iLoud Micro Monitor - Part 1

wwenze

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I needed small speakers that can produce a lot of bass. In the sense that 2.0 speakers don't produce enough bass anyway and being small just makes it worse.

I settled for Kanto YU2 (because Audioengine is too mainstream), but then I came across these speakers which are a godsend to my requirements:

oF3l7jk.jpg


Lol just kidding. Or actually no I'm not kidding. Bose speakers have always filled the role of "managing to have bass despite being small". Take a look at Audioengine A2+'s measurement by the same reviewer:
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and notice how it actually has less bass than Companion 20.

Take a look at Creative T40's measurement too:
Creative-56a900a33df78cf772a2b48a.jpg


Heck, take a look at this comparison, it's interesting:
https://www.lifewire.com/desktop-computer-speaker-systems-3134570

Anyway, I settled for Kanto YU2, but these speakers came up as suggested alternatives on Amazon:

iloudmm_main_image_20160627.jpg

iloudmm_frequency_response.jpg


Okay... so it is smaller than an Audioengine A2+ / Kanto YU2, and hits lower, and has grilles. What is there to not like?

Of course, that frequency response is quoted by the manufacturer. In the below video, it is fairly clear that Yamaha HS80 has a lower bass.



I have my reservations - First of all, IK Multimedia is not a company known for making high-end studio monitors. The iLoud Micro Monitor is their first product that is called a monitor. They're not known for high-end interfaces or mics or other hardware either. Most of their products look like they are targeted at iPhone users and feel like toys, no offense. They seem to have a lot of strength in software, and that might be the key. They don't seem to overprice their products too much, and they are most likely selling in stores which have other studio monitors on demo so they can't overprice too much either, although they ask $39.99 for a replacement power adapter while Audioengine only charges $19. Then again *some* *body* charges $149 SGD for a 144W power adapter upgrade kit so I guess it is hard to judge.

Secondly, this is a market (small speakers with decent performance) that has been left empty for a very long time. There are products that come close to this market but don't quite reach it - Audioengine A2+ and Mackie CR3 being examples. There are products that are in this market but are priced so high that performance-vs-price no longer matters. In fact, Bose being mentioned as a player says something about this section of the market. Now, the question is, why isn't any good speaker manufacturer trying to enter this market? Is it because it is simply not possible to generate a sound worthy of the money? Is this why there are only bullsh*t brands in this market trying to cheat your hard-earned cash?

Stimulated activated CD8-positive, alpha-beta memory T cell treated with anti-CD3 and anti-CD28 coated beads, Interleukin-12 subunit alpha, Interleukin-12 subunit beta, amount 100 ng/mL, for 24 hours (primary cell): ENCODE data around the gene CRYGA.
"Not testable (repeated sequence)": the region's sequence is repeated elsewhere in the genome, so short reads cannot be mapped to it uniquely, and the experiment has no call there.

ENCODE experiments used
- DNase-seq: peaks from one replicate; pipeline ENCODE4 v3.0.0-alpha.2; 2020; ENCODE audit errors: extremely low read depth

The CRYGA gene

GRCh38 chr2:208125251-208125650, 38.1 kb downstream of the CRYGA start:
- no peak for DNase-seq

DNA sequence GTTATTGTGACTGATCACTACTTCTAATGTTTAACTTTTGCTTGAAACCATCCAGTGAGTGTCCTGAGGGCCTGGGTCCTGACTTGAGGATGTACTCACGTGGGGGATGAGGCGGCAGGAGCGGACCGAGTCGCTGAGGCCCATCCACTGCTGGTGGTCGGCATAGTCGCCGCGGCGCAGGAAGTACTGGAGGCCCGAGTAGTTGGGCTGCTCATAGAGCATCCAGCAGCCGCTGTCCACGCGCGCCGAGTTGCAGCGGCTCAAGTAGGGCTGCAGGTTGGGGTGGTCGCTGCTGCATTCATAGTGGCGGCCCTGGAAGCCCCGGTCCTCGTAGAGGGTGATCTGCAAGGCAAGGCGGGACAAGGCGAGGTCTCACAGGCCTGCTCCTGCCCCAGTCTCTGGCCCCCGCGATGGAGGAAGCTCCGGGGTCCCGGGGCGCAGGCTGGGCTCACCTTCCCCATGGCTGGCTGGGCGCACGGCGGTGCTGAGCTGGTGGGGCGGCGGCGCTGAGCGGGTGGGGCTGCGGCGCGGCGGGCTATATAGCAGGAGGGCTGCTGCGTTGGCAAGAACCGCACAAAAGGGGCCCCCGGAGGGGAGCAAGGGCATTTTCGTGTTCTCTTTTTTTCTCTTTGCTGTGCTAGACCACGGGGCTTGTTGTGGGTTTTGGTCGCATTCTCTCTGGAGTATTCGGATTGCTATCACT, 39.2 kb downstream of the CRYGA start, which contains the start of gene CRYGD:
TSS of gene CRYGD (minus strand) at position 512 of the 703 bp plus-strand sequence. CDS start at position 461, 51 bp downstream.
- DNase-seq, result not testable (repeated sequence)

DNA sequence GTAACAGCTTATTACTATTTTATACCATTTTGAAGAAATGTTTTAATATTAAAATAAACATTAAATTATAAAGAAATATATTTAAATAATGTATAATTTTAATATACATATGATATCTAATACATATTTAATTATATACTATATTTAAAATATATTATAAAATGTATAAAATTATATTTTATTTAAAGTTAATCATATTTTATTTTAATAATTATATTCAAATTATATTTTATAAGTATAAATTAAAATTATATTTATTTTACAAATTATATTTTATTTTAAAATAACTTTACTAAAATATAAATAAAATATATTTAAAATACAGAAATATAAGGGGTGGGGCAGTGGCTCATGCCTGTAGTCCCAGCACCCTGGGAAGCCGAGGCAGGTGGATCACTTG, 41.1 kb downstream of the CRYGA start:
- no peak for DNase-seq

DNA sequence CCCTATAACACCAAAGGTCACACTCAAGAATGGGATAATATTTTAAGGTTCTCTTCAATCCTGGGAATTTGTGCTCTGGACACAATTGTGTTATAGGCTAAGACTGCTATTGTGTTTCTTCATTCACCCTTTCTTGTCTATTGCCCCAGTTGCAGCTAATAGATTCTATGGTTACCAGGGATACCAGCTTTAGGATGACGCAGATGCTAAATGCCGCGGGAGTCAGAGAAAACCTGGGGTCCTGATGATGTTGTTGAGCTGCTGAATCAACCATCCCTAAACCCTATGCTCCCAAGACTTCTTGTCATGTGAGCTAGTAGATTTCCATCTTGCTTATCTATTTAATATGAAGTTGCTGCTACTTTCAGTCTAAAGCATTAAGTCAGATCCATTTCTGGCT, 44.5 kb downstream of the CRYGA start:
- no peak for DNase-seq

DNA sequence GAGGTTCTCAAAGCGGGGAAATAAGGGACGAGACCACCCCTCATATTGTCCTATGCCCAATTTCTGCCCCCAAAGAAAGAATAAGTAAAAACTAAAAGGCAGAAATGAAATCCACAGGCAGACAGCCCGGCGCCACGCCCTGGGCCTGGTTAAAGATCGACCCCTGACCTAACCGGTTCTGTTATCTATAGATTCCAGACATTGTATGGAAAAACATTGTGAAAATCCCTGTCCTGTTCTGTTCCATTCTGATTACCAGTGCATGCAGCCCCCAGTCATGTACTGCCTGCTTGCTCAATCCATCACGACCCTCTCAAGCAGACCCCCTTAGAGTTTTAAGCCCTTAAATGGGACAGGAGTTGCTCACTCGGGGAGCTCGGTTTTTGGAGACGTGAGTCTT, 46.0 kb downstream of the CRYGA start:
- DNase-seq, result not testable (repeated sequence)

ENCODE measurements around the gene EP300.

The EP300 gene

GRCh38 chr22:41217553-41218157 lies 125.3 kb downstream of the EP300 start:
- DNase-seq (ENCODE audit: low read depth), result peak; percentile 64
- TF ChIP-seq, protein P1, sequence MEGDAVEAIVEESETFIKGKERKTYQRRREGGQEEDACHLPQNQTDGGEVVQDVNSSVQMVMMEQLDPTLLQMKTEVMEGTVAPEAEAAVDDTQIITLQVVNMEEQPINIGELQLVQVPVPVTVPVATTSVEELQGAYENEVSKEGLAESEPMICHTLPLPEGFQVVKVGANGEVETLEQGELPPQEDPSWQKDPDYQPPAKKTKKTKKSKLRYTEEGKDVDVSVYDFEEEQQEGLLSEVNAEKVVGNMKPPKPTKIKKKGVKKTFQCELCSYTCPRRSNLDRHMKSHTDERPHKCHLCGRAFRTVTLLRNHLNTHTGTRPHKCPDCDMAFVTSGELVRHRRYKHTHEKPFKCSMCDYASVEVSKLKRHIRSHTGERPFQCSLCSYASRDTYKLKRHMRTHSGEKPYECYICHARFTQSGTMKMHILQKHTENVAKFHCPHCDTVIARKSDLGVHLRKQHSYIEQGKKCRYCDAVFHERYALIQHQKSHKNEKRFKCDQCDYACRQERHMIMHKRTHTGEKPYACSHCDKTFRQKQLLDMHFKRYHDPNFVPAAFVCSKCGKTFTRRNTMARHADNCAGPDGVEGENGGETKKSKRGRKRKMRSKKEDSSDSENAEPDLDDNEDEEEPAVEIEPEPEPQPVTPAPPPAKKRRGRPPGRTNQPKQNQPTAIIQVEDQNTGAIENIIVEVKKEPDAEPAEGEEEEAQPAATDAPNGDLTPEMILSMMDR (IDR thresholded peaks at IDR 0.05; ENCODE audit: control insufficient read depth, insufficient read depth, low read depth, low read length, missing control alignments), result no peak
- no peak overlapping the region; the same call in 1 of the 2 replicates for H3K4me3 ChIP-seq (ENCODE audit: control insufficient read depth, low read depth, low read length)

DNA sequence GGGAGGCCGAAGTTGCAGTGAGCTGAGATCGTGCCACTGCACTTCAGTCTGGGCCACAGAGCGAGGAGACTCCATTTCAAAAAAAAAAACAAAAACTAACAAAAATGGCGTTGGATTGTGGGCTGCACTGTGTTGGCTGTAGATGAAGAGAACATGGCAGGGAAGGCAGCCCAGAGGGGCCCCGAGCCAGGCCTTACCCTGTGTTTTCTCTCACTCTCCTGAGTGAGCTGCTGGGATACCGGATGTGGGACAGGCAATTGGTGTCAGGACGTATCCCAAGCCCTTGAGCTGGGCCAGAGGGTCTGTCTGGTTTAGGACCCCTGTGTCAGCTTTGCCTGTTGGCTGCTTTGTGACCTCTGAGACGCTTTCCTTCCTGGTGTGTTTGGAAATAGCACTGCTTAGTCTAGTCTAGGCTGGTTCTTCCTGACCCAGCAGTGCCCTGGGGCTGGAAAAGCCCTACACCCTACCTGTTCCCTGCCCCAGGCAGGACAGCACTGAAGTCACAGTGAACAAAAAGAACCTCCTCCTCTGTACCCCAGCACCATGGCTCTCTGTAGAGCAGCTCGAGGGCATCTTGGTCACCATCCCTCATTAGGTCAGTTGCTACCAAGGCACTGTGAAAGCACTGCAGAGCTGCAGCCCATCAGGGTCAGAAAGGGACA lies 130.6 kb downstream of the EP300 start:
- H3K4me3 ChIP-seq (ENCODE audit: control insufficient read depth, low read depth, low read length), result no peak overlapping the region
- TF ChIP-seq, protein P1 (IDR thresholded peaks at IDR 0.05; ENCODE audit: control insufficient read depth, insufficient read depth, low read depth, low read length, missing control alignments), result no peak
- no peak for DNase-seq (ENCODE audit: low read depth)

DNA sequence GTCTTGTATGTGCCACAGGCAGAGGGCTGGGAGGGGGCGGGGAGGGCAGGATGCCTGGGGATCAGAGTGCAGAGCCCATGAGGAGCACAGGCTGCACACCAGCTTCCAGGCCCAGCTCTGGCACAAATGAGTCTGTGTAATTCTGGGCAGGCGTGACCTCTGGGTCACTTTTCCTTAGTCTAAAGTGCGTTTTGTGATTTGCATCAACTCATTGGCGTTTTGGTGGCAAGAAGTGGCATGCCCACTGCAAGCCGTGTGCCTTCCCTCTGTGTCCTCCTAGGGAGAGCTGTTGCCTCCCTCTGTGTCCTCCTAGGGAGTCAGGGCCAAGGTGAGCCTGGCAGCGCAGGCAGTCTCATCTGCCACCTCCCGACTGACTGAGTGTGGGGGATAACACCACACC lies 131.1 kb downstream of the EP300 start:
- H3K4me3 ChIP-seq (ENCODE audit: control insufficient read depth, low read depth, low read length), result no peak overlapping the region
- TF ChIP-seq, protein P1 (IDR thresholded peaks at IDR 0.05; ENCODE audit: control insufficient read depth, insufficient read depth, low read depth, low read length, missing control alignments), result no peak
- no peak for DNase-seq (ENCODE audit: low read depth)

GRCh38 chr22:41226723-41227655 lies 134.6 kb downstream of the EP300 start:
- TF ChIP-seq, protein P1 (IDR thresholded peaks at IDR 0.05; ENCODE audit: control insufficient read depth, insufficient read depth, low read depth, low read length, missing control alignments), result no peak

But then, most speakers that can produce a decent sound at this size depend on DSP or EQ. Which most studio monitors don't have. Which Bose has. Which B&W MM-1 has. Which iLoud Micro Monitor has. But will this DSP also result in the strange bass that Bose has? Guess I'm biting the bullet.

And lastly, the price is not cheap - $299 is the same price as entry-level studio monitors. So any performance inadequecy is going to be the price paid for having small size. Furthermore, Bose Companion 20 costs $249, and Audioengine A2+ and Kanto YU2 cost $199. At $299, the iLoud better be significantly better than the A2+. If it isn't, god help my soul.

And while I'm talking about DSP, because the incoming audio signal is going to be digitized anyway, it makes sense to have digital inputs like SPDIF. The more expensive studio monitors using DSP tend to have it. And somehow digital inputs seem to cost a lot of moolah, so I'm fine if cheaper speakers don't have it. And I'm not fine if expensive speakers don't have it. Meanwhile the iLoud is $299 which is in the middle between expensive and cheap so I'm confused. With so much stuff at the back of the speaker, I would have preferred some of it to go towards having digital inputs. But then there are three inputs (including BT) and they all can be used at the same time apparently, the cost of digital inputs and a switch (or a mixer?) adds up quickly. And since this speaker is unlikely to perform at the same level as 5-inch studio monitors... I think I'll let it slide this time. But man, USB input, please consider it. Especially since it's targeted at computer users.
 

wwenze

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Functionality

g40GuBO.png


Bundled are the bare basics needed for it to work, yet sufficient for it to work. I love that they bundled a 3.5mm to RCA cable - since the speaker has both 3.5mm and RCA inputs, if you need to connect a 3.5mm source, you use the RCA connectors on the speakers, if you need to connect an RCA source, you use the 3.5mm connectors on the speakers. Two types of source connectors with one cable. Pretty clever.